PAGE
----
1593: five years on from the Armada and England is taking its first faltering steps towards a future as a global power. On an undercover mission to find out the fate of one of the queen’s informers, physician and reluctant spy, Nicholas Shelby, travels from the dark alleys of London to the dazzling Moor city of Marrakech. Meanwhile in London, Shelby’s companion, Bianca Merton, must fight against the ravaging plague that is stalking the city. Can their budding relationship weather the threats of pestilence and conspiracy? And will Nicholas survive his mission and the unpredictability of Marrakesh to return home? A brilliantly realized, utterly compelling historical mystery that will take you to far-flung destinations and into the very heart of a deadly conspiracy.

This cover graphics is so simple, elegant and the color schemes! It makes you question what are those two characters talking about? What is their story?

Modern-day New York, a subway train: David, an American-Jewish jazz musician, torn between his dreams and his parents’ expectations, sees a woman across the car. Ameena, a British-Pakistani artist who left Manchester to escape the pressure from her conservative family, sees David. When a moment of sublime beauty occurs unexpectedly, the two connect, moved by their shared experience. From this flows a love that it appears will triumph above all. But as David and Ameena navigate their relationship, their ambitions and the city they love, they discover the external world is not so easy to keep at bay. Ami Rao’s masterful debut novel picks apart the lives of two people, stripping them of their collective identities and, in doing so, facing up to the challenge of today: can love give us the freedom to accept our differences?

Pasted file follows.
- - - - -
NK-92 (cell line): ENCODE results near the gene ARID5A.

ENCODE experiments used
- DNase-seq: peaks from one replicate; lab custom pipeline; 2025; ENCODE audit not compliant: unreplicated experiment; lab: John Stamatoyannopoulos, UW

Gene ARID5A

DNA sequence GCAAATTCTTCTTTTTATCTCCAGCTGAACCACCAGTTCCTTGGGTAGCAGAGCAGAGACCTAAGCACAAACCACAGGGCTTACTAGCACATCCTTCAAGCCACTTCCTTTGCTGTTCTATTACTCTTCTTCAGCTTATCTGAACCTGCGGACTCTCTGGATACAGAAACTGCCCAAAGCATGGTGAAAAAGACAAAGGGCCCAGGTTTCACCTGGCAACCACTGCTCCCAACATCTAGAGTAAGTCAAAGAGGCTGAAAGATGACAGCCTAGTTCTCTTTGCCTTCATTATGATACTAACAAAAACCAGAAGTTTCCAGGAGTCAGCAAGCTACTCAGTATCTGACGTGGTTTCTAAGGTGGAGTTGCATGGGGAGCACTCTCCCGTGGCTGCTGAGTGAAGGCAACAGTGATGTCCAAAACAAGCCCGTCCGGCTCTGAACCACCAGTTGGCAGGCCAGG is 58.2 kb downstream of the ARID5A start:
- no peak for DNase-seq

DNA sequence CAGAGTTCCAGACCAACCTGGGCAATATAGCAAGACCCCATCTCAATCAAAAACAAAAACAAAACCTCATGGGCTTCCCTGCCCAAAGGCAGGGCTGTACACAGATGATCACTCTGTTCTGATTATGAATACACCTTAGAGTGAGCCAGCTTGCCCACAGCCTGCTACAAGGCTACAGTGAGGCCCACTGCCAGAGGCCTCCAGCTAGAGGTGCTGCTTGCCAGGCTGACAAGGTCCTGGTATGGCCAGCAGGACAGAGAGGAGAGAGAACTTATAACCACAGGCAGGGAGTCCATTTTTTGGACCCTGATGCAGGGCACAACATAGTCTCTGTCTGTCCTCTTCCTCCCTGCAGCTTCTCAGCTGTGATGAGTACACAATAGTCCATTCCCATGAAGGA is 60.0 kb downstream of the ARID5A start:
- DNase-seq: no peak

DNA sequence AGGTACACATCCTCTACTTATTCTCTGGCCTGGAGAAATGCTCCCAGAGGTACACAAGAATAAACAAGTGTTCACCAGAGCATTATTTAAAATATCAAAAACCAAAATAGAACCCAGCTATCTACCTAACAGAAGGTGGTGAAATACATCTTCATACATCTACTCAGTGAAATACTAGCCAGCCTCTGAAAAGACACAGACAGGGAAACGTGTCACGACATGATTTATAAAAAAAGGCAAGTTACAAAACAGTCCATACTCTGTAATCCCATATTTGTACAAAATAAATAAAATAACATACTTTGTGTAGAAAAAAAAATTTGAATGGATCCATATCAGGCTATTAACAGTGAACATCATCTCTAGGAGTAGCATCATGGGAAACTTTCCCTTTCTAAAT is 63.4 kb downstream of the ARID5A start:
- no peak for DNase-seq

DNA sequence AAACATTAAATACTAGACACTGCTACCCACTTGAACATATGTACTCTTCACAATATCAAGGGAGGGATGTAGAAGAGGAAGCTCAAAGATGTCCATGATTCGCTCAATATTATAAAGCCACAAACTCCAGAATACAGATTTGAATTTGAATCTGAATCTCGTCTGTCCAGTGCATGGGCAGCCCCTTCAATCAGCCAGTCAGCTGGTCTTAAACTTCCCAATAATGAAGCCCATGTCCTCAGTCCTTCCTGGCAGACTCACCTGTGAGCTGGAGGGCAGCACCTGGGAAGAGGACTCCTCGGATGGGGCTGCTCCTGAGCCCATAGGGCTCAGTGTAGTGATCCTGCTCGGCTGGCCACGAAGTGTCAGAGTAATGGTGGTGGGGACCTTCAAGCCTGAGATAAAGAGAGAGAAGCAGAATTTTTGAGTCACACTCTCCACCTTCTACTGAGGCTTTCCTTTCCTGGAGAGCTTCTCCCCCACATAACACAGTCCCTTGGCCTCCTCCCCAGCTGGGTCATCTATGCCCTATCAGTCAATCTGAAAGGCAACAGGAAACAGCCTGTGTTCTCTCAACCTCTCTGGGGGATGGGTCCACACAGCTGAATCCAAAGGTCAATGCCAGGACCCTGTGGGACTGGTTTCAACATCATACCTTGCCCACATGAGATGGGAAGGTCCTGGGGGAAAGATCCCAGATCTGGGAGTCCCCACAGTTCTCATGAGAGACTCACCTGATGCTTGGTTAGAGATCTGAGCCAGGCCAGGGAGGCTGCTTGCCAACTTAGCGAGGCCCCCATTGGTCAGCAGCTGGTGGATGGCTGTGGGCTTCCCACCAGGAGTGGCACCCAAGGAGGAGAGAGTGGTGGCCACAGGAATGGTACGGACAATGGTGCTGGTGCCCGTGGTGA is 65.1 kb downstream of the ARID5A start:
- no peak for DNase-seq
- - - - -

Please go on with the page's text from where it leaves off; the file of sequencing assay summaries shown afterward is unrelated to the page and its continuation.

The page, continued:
How Not to Fall in Love Review

Summary:
Harper works in her mom’s wedding shop, altering dresses for petulant and picky brides who are more focused on hemlines than love. After years of watching squabbles break out over wedding plans, Harper thinks romance is a marketing tool. Nothing more. Her best friend Theo is her opposite. One date and he’s already dreaming of happily-ever-afters. He also plays the accordion, makes chain mail for Ren Festers, hangs out in a windmill-shaped tree house, cries over rom-coms, and takes his word-of-the-day calendar very seriously.